While Red Sox fans are hoping that Ben Cherington adds another starter to the club’s roster ahead of Spring Training, the team has already done much of the heavy lifting in regards to rebuilding its starting rotation. Sure, Jon Lester is gone, and the idea of throwing loads of money at either Max Scherzer or James Shields is a tempting one. Yet Boston could trot out a starting staff full of established major leaguers if the season started today.
One of the new arrivals isn’t a fresh face, of course. After a subpar 2014, old friend Justin Masterson signed a one-year, $9.5 million deal with the Red Sox in December. And although fellow new additions Rick Porcello and Wade Miley come with more fanfare, Masterson’s ability to bounce back from a mediocre season might be the most important storyline for the Red Sox in 2015.
After all, Masterson is only a year removed from a stellar 2013 campaign in which he compiled a 3.45 ERA, a 3.35 FIP and 3.5 WAR in 193 innings pitched for the Indians. But in comparison with Miley or Porcello, Masterson is a more volatile proposition, someone whose performance the Red Sox can’t quite rely on in the same manner as their other two rotation newcomers. Still, that the 6-foot-6 right-hander is capable of pitching so well makes him a vital part of the club’s hopes to bounce back from a last-place season.
So just how can Masterson get back to his best in 2015? And what do his struggles last season portend for his future outlook?
Masterson’s health problems last year must first be acknowledged. The righty came into the season with sore ribs after a 2013 oblique injury, leading him to change his mechanics. A drop in velocity followed before Masterson suffered from a sore right knee and a right shoulder impingement.
These are the biggest and most obvious reasons for Masterson’s subpar performance. He wasn’t healthy, and his velocity and overall stuff declined as a result. Indeed, according to Brooks Baseball, Masterson endured a nearly four mile-per-hour drop in fastball velocity from 2013 to last season and averaged a career-low 90.97 mph on his four-seamer in 2014. Although he will turn 30 in March, such a large dip in velocity is rare for any pitcher unless some type of injury is involved.
At the same time, Masterson saw his control worsen, leading to more walks and harder contact against him. His walk rate ballooned from 9.5% two years ago to a career-worst 11.7% in 2014.
This likely led to opposing hitters making a higher quality of contact against his pitches. Masterson gave up more line drives (20.3% line-drive rate) than in any of his previous big league seasons, and his BABIP rose to .339, the highest of his career and the third-worst mark among MLB starters (min. 120 IP). Even just some simple regression to the mean should enable Masterson to improve in the year ahead.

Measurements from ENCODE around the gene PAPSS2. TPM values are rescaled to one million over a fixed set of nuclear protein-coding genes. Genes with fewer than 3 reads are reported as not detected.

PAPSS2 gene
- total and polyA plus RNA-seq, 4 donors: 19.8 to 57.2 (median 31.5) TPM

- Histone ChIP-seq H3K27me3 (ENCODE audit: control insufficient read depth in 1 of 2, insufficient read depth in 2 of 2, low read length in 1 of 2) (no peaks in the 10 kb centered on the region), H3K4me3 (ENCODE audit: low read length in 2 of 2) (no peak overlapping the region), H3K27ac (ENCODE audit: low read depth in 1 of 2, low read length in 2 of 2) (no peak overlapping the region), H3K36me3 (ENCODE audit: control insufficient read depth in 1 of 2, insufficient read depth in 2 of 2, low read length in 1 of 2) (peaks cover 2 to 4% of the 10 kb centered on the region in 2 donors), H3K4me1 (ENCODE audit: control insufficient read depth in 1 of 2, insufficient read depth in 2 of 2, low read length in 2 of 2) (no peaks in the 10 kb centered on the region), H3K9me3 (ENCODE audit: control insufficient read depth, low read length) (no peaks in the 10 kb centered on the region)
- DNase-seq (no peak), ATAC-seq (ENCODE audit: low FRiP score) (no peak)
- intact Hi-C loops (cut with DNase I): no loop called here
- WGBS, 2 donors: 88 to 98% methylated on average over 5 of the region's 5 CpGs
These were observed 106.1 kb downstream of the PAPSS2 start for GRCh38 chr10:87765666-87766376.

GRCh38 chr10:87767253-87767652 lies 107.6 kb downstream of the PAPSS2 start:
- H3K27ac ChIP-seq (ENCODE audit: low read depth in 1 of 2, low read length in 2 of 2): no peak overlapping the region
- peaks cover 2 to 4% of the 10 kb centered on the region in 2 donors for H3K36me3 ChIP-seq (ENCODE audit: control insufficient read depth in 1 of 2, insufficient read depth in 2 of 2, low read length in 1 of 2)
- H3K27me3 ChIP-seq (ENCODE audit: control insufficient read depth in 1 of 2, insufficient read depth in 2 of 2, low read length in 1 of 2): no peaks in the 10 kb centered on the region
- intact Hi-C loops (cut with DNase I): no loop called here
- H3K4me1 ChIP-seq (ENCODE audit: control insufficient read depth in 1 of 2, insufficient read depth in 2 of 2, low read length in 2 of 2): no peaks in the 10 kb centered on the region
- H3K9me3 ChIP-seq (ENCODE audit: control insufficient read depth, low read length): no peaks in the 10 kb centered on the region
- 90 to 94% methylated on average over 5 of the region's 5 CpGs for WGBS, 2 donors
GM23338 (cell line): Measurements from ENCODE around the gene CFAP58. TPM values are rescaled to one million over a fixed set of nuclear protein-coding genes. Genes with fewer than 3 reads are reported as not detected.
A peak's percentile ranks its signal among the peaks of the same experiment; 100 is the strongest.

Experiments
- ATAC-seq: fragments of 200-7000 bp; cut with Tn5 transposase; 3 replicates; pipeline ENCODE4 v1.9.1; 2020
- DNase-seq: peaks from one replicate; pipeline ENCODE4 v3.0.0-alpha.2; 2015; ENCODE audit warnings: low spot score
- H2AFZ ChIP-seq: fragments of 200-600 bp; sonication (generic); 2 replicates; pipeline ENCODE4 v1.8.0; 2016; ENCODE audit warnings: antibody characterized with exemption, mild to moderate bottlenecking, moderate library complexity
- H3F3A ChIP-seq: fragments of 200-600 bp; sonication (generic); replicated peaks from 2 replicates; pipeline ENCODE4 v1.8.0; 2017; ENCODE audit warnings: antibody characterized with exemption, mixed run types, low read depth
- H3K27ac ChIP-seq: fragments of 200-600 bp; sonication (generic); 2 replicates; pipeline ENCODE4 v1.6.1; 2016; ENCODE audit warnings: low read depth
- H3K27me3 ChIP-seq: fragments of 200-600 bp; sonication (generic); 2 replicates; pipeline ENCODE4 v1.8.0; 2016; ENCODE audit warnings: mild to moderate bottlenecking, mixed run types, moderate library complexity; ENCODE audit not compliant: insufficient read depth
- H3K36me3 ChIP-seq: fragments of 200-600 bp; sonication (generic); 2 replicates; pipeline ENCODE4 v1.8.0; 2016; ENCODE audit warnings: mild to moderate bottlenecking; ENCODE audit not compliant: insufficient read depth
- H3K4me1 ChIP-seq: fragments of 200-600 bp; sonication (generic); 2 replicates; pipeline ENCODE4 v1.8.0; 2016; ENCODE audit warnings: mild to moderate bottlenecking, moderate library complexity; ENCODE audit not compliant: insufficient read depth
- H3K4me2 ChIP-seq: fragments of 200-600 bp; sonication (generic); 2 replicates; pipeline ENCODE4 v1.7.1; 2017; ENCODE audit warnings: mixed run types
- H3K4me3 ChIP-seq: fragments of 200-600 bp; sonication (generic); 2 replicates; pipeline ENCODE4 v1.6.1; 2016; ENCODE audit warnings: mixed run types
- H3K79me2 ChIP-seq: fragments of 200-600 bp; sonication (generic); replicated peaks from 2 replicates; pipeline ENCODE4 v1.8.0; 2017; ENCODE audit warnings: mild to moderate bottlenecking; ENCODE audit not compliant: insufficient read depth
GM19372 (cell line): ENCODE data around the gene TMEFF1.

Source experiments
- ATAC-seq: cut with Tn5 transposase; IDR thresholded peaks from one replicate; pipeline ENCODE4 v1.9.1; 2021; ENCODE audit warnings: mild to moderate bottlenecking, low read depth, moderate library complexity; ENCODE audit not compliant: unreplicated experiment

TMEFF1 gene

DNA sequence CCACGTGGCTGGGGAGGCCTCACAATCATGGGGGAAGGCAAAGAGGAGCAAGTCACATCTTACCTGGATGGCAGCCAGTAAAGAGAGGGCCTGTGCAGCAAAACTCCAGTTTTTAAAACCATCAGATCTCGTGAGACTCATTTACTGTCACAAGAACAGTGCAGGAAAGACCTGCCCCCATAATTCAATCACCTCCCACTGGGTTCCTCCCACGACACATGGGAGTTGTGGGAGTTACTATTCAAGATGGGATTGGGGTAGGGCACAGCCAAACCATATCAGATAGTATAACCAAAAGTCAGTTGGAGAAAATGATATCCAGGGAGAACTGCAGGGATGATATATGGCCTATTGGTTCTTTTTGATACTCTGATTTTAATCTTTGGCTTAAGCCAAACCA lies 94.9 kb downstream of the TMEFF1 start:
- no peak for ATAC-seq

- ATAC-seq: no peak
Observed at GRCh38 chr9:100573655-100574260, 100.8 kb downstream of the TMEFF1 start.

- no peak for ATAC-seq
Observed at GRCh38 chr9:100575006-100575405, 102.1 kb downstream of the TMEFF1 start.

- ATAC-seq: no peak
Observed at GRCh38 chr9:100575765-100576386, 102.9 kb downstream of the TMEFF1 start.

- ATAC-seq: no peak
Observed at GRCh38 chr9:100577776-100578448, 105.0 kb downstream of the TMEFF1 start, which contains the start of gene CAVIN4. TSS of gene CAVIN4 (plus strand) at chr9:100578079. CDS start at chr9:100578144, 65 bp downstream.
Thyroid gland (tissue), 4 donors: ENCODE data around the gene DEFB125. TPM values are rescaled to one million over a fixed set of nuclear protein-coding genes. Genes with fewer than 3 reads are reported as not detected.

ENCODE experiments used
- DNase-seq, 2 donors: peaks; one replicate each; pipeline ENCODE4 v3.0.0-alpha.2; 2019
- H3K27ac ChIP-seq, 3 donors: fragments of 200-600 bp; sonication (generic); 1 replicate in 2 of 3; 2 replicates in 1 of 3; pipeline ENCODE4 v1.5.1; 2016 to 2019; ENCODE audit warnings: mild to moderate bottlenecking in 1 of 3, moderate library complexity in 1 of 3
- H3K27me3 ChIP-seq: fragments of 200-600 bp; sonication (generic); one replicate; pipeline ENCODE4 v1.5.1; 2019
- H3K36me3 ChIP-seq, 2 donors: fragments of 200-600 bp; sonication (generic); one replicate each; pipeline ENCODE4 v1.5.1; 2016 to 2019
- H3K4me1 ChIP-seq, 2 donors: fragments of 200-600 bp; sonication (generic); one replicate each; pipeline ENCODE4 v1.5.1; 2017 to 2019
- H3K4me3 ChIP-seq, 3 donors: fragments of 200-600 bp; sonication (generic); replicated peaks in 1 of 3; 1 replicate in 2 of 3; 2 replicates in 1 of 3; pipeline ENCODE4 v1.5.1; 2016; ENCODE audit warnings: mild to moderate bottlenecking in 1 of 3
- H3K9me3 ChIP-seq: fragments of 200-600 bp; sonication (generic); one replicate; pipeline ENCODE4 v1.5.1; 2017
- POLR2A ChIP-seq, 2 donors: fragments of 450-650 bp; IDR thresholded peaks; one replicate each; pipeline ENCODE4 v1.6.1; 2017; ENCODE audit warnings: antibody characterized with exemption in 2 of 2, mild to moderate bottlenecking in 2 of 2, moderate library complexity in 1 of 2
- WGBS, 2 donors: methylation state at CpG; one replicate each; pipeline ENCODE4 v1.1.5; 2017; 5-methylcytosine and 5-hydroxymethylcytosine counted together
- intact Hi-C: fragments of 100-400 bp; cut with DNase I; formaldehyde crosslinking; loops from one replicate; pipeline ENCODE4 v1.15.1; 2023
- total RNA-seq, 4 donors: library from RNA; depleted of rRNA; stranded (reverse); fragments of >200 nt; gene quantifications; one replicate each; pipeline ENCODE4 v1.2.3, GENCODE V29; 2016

A glance at his zone charts over at Baseball Savant indicates Masterson’s best pitch, his sinker, caught more of the plate on a consistent basis last season.
Back in 2013, Masterson did a better job of keeping his sinker down in the strike zone, where its movement and location can generate loads of groundballs. Two years ago, he held opposing hitters to a .259 batting average and .089 ISO with the offering, throwing it 44% of the time. At his best, Masterson pounds the lower half of the zone with his sinker:
But last season, his mechanics and command deteriorated, which led to his sinker catching more of the plate and, even worse, the upper portions of the zone. It’s a subtle difference, but Masterson’s sinker lacked the precise control in 2014 it had the year prior:
Masterson turned to his sinker even more often last season, throwing the pitch 53% of the time. But the results were far worse, with the offering yielding a .310 batting average and .155 ISO against.
With injuries affecting his mechanics and his best pitch catching too much of the plate, Masterson saw his home-run and line-drive rates both rise. In addition, many of the factors beyond his control—his performances on balls in play and with men on base—both worsened from the year prior.
All of this sets up Masterson for a bounce-back campaign, though the Red Sox will need him healthy first. If Masterson’s velocity returns and if he can refine his mechanics, there is little keeping him from a return to prominence. His slider, a pitch that was a big part of his 2013 success, remained effective even throughout his struggles last season and gives him a good weapon to pair with his sinker.
That Masterson had such a woeful campaign in 2014 makes him an uncertain proposition in the season ahead. Yet there are reasons to think he can regain his previous form, especially if his past experiences working with John Farrell provide some comfort for both sides.
A look at Masterson’s past reveals an inconsistent pitcher anyhow, someone who trades mediocre seasons for stellar ones every other year. The Red Sox have made a calculated risk in signing Masterson, and it’s one that could pay big dividends next season.